Kareliya is the region, that must be seen to be believed, it spans all the way from St. Petersburg to the Arctic Circle, a vast wilderness of forest and water. Lake Onega is fed by 58 rivers and home to 1,369 islands, including our stop Kizhi with its quaint collection of ancient wooden houses and windmills, including the famous and remarkable Transfiguration church, built in 1714 without a single nail being used.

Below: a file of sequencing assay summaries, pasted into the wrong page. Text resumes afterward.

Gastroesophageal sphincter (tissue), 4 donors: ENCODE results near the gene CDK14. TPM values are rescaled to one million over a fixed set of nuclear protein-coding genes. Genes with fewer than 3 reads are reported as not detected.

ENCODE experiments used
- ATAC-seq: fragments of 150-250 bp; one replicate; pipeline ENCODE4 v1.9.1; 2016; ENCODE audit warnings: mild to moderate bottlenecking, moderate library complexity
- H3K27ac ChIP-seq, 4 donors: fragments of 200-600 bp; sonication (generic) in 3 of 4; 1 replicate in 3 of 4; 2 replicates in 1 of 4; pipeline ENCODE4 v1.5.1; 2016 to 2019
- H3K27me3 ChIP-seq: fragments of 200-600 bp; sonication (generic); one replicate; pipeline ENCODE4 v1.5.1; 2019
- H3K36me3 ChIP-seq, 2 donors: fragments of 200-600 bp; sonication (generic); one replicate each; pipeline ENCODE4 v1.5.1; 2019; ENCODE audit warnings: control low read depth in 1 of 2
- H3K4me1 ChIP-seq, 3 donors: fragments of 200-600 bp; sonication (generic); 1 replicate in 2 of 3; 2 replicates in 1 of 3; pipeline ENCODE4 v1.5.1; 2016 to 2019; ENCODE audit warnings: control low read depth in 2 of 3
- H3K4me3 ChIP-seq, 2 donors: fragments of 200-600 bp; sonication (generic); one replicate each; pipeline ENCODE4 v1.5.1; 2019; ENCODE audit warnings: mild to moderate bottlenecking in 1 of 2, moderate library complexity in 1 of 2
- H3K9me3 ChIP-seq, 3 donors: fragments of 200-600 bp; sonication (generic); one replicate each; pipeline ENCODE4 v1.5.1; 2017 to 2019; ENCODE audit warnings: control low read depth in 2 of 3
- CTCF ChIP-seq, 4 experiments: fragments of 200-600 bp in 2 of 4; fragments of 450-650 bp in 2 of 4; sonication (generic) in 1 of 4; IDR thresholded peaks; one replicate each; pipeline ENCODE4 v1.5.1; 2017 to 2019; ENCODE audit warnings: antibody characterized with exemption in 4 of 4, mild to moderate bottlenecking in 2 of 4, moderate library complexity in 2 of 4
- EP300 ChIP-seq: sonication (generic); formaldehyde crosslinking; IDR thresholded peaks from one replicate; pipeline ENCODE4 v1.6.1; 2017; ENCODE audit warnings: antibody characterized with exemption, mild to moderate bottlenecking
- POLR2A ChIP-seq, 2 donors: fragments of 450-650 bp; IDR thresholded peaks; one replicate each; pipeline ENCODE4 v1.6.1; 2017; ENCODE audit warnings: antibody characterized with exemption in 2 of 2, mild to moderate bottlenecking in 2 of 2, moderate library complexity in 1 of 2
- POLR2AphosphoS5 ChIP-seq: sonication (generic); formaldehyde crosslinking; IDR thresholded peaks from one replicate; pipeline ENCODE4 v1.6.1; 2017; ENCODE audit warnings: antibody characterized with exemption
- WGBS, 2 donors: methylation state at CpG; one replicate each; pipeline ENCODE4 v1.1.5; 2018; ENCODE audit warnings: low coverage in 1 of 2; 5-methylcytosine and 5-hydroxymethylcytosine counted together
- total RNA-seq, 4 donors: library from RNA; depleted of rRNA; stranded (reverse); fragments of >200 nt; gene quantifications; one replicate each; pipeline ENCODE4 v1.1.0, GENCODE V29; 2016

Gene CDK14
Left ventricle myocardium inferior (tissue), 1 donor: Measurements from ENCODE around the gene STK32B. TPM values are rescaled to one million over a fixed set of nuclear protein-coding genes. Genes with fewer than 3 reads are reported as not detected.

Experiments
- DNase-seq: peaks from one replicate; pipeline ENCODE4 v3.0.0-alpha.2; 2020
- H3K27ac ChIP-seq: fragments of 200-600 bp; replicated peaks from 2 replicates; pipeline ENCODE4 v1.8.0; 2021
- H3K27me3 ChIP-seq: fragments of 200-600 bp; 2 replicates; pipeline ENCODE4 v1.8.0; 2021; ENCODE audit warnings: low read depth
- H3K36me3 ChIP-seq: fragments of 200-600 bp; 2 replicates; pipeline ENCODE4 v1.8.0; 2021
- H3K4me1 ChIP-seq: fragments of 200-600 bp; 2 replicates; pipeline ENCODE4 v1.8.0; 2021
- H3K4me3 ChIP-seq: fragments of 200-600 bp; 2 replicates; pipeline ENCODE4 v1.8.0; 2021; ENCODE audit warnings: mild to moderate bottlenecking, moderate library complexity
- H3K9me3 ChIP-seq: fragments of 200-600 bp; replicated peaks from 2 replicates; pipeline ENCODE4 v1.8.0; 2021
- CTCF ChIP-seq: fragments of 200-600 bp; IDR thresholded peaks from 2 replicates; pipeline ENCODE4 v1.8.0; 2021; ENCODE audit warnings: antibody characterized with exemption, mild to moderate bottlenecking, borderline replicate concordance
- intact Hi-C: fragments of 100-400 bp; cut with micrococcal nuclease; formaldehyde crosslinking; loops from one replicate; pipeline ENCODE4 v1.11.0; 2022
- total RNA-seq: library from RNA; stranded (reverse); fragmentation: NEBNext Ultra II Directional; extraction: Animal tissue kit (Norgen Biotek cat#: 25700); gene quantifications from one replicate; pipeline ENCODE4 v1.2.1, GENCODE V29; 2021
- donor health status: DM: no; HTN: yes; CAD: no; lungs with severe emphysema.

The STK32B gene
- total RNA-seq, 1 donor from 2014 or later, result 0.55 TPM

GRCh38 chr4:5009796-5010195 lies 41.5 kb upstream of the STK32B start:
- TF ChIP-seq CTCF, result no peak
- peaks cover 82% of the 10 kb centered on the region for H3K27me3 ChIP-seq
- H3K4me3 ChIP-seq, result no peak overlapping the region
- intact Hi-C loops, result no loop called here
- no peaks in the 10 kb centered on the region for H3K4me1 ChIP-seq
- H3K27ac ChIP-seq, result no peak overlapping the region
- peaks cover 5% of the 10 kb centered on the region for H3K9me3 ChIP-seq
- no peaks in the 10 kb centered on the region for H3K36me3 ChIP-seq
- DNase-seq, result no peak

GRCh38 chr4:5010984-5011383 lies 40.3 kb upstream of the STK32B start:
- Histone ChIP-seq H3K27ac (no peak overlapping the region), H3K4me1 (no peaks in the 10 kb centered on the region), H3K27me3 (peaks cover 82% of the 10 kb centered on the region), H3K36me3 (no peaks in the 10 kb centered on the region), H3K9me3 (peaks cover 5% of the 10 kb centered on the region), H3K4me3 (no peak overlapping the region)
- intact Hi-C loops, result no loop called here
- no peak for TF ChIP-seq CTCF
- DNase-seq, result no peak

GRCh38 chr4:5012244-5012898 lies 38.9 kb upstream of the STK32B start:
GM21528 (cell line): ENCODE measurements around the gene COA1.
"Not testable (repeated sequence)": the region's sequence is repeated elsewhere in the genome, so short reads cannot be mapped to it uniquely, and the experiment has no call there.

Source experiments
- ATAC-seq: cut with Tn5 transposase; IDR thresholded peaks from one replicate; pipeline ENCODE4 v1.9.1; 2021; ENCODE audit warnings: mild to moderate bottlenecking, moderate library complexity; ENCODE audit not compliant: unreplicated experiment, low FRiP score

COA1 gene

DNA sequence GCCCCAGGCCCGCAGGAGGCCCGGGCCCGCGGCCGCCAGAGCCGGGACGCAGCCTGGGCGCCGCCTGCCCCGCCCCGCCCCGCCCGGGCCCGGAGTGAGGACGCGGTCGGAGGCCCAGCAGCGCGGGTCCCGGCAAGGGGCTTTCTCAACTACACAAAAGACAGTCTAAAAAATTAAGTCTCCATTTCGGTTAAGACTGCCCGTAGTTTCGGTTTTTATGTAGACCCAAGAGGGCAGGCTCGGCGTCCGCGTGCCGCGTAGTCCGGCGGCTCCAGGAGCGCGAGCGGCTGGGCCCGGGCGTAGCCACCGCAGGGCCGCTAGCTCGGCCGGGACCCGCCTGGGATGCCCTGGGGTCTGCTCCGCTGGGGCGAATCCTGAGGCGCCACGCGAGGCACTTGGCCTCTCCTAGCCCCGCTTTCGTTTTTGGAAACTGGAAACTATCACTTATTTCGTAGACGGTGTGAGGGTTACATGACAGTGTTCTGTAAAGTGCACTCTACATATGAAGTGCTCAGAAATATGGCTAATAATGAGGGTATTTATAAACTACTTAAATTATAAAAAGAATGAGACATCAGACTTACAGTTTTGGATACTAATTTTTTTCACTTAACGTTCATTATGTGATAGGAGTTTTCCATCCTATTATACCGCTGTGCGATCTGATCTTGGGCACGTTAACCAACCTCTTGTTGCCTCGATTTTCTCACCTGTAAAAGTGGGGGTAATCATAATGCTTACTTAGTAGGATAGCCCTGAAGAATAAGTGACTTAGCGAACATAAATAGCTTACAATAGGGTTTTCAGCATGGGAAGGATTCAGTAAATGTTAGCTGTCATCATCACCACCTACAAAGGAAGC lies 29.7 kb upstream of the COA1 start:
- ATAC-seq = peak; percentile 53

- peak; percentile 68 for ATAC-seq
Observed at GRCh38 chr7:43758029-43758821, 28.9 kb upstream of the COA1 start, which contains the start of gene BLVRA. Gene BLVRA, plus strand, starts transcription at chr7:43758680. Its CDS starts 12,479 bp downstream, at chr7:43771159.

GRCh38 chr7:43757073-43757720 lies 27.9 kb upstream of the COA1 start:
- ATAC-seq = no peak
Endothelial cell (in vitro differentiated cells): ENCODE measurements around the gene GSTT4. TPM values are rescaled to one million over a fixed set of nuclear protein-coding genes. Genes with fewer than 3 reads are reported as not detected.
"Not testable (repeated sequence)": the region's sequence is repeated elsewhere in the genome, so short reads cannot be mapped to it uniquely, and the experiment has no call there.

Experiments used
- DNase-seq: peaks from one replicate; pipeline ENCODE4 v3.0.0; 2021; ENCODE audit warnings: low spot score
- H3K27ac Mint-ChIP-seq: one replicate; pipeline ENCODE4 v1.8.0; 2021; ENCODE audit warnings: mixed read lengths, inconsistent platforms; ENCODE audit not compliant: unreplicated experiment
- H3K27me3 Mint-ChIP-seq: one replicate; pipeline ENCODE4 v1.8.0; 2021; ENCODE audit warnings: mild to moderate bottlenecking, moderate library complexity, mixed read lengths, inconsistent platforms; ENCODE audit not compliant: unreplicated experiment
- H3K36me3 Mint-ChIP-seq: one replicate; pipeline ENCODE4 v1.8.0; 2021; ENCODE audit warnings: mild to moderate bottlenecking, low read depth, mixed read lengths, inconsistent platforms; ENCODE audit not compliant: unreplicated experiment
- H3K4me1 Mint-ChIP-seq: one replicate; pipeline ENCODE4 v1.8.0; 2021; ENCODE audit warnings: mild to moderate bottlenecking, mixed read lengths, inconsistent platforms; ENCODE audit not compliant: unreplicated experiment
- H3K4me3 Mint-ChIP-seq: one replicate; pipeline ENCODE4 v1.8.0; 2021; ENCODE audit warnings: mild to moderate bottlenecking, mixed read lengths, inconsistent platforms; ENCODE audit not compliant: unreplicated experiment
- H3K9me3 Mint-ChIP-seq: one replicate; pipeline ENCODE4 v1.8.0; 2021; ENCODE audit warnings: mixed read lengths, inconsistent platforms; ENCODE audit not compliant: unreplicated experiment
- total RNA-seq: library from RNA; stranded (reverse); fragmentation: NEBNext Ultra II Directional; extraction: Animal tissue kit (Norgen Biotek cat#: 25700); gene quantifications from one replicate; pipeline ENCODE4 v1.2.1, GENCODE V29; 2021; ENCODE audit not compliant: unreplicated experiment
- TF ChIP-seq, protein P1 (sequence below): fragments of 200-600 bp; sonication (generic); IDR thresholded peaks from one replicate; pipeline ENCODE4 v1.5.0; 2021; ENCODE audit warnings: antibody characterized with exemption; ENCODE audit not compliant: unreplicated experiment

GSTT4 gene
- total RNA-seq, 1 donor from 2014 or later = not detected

Settlements and churches on the island were known from at least the 15th century. The population was rural but was forced by the government to assist the development of the ore mining and iron plants in the area that resulted in a major Kizhi Uprising in 1769–1771. Most villages had disappeared from the island by the 1950s and now only a small rural settlement remains. In the 18th century, two major churches and a bell tower were built on the island, which are now known as Kizhi Pogost. In the 1950s, dozens of historical wooden buildings were moved to the island from various parts of Karelia for preservation purposes. Nowadays, the entire island and the nearby area form a national open-air museum with more than 80 historical wooden structures. The most famous is the Kizhi Pogost, which is a UNESCO World Heritage site.